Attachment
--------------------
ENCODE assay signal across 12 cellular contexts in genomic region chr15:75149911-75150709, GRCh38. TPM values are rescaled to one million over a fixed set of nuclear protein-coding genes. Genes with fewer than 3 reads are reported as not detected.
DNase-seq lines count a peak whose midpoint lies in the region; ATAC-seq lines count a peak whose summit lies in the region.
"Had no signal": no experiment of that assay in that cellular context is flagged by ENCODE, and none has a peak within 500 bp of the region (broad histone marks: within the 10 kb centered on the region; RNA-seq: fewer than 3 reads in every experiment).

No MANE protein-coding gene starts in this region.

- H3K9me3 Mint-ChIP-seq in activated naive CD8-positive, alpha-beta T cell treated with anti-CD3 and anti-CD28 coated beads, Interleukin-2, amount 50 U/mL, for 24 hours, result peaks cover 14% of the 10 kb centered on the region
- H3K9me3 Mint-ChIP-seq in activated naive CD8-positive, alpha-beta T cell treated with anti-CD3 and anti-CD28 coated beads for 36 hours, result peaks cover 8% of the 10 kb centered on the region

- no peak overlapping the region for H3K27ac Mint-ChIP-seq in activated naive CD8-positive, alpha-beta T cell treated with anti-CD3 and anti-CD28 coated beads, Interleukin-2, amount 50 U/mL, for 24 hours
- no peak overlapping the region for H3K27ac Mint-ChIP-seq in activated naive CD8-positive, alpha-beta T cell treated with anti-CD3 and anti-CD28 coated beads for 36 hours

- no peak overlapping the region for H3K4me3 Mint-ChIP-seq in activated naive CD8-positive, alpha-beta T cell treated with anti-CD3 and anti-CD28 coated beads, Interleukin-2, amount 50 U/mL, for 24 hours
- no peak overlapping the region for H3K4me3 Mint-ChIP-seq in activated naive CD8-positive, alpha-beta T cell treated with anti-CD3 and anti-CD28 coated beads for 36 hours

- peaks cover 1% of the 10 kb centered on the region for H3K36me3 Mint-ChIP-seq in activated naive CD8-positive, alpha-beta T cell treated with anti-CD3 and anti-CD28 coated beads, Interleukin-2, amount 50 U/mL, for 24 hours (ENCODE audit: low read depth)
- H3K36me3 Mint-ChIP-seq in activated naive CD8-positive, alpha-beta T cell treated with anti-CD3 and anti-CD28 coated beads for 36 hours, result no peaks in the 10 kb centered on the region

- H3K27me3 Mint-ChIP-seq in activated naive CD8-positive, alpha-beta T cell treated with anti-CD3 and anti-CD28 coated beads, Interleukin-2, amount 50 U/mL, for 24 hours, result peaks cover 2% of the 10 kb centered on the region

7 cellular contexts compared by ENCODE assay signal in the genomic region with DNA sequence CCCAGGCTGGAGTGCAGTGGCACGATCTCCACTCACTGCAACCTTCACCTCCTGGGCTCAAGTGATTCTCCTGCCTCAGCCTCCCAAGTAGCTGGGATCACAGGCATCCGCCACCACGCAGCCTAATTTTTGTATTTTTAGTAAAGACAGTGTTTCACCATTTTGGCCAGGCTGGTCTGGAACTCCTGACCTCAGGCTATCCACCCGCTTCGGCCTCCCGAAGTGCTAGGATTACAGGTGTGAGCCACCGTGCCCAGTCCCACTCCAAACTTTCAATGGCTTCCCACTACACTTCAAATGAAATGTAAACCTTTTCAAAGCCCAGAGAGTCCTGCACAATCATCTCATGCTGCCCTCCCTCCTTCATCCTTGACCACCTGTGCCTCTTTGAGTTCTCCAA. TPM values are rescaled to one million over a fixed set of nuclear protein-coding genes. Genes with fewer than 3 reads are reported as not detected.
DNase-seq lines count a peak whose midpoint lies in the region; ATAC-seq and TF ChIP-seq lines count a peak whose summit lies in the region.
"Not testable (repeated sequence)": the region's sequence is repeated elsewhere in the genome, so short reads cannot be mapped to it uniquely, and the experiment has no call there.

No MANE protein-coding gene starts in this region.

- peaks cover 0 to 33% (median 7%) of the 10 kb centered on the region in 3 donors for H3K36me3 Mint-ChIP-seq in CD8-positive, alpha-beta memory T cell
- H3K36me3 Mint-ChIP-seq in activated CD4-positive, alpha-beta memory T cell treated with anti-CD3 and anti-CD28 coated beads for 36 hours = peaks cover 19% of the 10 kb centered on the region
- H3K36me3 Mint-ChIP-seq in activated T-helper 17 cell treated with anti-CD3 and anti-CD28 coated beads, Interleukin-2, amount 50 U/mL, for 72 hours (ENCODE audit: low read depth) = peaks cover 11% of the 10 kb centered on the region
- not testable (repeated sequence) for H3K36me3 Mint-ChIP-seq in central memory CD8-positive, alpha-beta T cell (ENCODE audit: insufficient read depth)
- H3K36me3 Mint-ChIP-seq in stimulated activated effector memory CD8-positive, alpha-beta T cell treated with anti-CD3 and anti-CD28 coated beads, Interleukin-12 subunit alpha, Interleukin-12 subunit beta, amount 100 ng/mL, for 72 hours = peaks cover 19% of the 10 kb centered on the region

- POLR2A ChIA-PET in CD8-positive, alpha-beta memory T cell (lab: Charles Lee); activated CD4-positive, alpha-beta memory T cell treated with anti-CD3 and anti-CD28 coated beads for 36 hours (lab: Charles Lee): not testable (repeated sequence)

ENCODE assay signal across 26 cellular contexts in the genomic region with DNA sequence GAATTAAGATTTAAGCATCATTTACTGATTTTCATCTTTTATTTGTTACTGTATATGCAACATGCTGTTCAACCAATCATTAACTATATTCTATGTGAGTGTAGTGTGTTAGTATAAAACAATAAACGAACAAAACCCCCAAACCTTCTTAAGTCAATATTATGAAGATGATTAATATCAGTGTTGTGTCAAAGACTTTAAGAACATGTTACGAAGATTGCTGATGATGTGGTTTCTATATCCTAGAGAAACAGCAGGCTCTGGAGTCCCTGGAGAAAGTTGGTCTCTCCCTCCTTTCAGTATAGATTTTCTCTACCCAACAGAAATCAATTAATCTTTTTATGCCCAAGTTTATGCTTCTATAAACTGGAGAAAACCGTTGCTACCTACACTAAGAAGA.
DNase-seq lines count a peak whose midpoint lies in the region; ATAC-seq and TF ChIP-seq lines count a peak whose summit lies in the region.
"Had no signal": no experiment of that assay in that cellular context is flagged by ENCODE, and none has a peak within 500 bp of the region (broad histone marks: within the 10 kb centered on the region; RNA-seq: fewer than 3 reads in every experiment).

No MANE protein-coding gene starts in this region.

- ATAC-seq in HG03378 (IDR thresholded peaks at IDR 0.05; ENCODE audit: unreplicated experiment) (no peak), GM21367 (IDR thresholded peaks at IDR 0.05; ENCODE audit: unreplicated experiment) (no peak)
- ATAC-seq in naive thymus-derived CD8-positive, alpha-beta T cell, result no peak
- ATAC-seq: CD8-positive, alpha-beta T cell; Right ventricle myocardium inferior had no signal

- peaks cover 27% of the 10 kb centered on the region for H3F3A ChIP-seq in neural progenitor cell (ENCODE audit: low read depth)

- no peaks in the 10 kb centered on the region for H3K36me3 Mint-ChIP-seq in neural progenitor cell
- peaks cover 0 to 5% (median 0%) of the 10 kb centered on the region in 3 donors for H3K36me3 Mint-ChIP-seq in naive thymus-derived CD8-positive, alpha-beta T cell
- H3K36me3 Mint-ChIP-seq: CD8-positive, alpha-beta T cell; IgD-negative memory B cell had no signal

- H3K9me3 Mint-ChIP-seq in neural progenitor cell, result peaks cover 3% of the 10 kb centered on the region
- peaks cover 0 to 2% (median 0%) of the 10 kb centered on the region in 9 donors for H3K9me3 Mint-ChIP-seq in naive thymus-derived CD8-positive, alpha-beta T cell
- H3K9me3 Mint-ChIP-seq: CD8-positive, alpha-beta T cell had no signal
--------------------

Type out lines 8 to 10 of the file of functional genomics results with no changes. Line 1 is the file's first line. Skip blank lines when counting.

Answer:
- no peak overlapping the region for H3K27ac Mint-ChIP-seq in activated naive CD8-positive, alpha-beta T cell treated with anti-CD3 and anti-CD28 coated beads for 36 hours

- no peak overlapping the region for H3K4me3 Mint-ChIP-seq in activated naive CD8-positive, alpha-beta T cell treated with anti-CD3 and anti-CD28 coated beads, Interleukin-2, amount 50 U/mL, for 24 hours
- no peak overlapping the region for H3K4me3 Mint-ChIP-seq in activated naive CD8-positive, alpha-beta T cell treated with anti-CD3 and anti-CD28 coated beads for 36 hours